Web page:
First, the obligatory conference summary. NFV celebrated its first birthday in Frankfurt last week, at the SDN & OpenFlow World Congress which occurred exactly a year after a group of telecom service providers announced the formation of the ETSI NFV ISG. Both from the wide range of conference presentations and from the solutions showcased by exhibitors, it was clear that tremendous progress has been made in addressing the complex issues that must be solved in order for deployments to be viable and cost-effective. In our booth, we were pleased to see strong interest in our accelerated Open vSwitch solution that’s optimized for SDN and NFV applications. We enjoyed Tom Nolle’s explanation of the benefits this provides and we also learned that we’d won a 2013 Excellence in SDN Award from TMC.

End of trip report. The conference has been summarized excellently in a variety of blogs, written by attendees who have done a great job of highlighting the most interesting points from such an extensive event.

For me, though, the presentation that I will remember longest is the one given by Tetsuya Nakamura, Senior Research Engineer at NTT DOCOMO and Assistant Manager with the ETSI NFV ISG.

In his presentation “Carriers' expectations and challenges for Network Virtualisation”, Nakamura-san outlined the impact on communications infrastructure caused by the 2011 earthquake in Eastern Japan. He explained how NTT DOCOMO has applied SDN technology to ensure that the most critical communications will suffer less impact in any future disasters: these communications are voice calls from people desperate to confirm the safety of family members.

SDNOF-1.pngNakamura-san showed graphs illustrating how the demand for voice services skyrocketed in the minutes and hours immediately following the earthquake and tsunami.

NTT DOCOMO saw a 60x increase in attempted voice calls during this time. Obviously, when the priority is to confirm that a family member is OK, no-one cares about email or rich media, they want to talk to them.

NTT DOCOMO was able to connect only around 5% of the call attempts. Even as far away as Tokyo, the network was so congested that the vast majority of calls within Tokyo failed.

The net result: many millions of concerned people were unable to confirm the safety of their family members. At the same time, ironically, people were able to stream videos and access rich media pretty much as normal.

The problem, of course, was the static configuration of the network. Network capacity (bandwidth and equipment) was provisioned to handle normal volumes of voice, email and rich media traffic. In normal times, the goal for the network is to provide high-quality service at a reasonable price and resources are optimized for cost-efficiency. In a disaster scenario, however, the requirement is to support the most necessary (voice) communications, by applying a huge amount of resources not used for voice in normal periods.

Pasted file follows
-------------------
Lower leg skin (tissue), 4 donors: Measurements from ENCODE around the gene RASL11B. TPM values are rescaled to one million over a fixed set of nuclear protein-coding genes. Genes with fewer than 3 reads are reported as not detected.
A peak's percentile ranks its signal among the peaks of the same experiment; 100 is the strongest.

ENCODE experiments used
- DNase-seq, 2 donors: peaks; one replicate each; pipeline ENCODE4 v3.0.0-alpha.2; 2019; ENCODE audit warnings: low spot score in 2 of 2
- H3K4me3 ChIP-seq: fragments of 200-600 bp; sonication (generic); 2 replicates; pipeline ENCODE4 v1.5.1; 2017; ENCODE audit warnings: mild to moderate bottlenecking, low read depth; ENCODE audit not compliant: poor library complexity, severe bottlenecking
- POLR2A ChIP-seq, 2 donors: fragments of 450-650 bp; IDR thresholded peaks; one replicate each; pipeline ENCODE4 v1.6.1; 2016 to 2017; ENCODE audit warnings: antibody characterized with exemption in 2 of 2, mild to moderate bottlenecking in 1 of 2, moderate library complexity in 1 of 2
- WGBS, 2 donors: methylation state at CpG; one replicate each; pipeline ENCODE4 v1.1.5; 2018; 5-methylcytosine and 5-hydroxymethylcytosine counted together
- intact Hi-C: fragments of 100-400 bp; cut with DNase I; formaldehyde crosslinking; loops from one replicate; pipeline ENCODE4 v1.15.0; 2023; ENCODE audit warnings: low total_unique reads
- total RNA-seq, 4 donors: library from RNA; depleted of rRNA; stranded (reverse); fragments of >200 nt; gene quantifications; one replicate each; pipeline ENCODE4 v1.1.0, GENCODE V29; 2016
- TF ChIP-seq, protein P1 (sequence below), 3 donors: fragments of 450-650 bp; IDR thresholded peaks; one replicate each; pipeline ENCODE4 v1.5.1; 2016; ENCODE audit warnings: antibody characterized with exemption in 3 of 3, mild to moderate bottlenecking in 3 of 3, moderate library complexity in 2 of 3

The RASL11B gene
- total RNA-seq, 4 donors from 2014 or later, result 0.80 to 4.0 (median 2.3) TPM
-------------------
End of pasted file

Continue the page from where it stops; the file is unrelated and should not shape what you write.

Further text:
As Nakamura-san stated in his slides, “Disaster-resilient mobile networks must support contradicting demand in normal periods and in the disaster period. To develop flexible mobile networks, the key issue is how to improve flexibility in control systems to allow reallocation of functions depending on the changing demands.”

SDNOF-2.pngEnter SDN. Since the disaster, NTT DOCOMO has implemented SDN to achieve dynamic resource allocation, ensuring the viability of their networks even in an emergency. This brings a massive improvement in the acceptance rate of voice calls immediately following a disaster.

A combination of the Service Resource Control Framework and Call/Service Control provide flexible control of system resources.

In a normal period, resources are mostly allocated to EPC functions, supporting email and rich media traffic. In response to a disaster, however, virtualization-aware control and management services are used to dynamically reallocate resources, scaling up the capacity for IMS-based voice traffic.

As illustrated in the diagram below, NTT DOCOMO expects these innovations to boost the call acceptance rate by 5x during a scenario such as the 2011 disaster. This is achieved not by increasing the network capacity (shown flat in the analysis), but by the SDN-based reallocation of resources.

SDNOF-3.pngNTT DOCOMO has built data centers in Tohoku and Yokosuka to evaluate and stress-test this architecture. They can emulate congestion in an area supporting 500,000 consumers, representing more than 700,000 calls per hour (196 calls per second). Before reallocation, the network can accept 125,000 calls per hour and this rises to 700,000 after reallocation, with the transition being accomplished in less than 30 minutes. Eventually, the trials will encompass additional sites and then the architecture will be deployed in the live network.

We all read and listen to a lot of SDN- and NFV-related stories where the outcome is measured in service velocity, CAPEX, OPEX and ARPU. Nakamura-san’s presentation was different. He talked about the anguish felt by real people, trying to contact family members in the aftermath of the kind disaster that most of us can only imagine. In this case, SDN technology will ensure that many more of those calls go through. Isn’t that the ultimate example of “end-user value” for the people of Japan?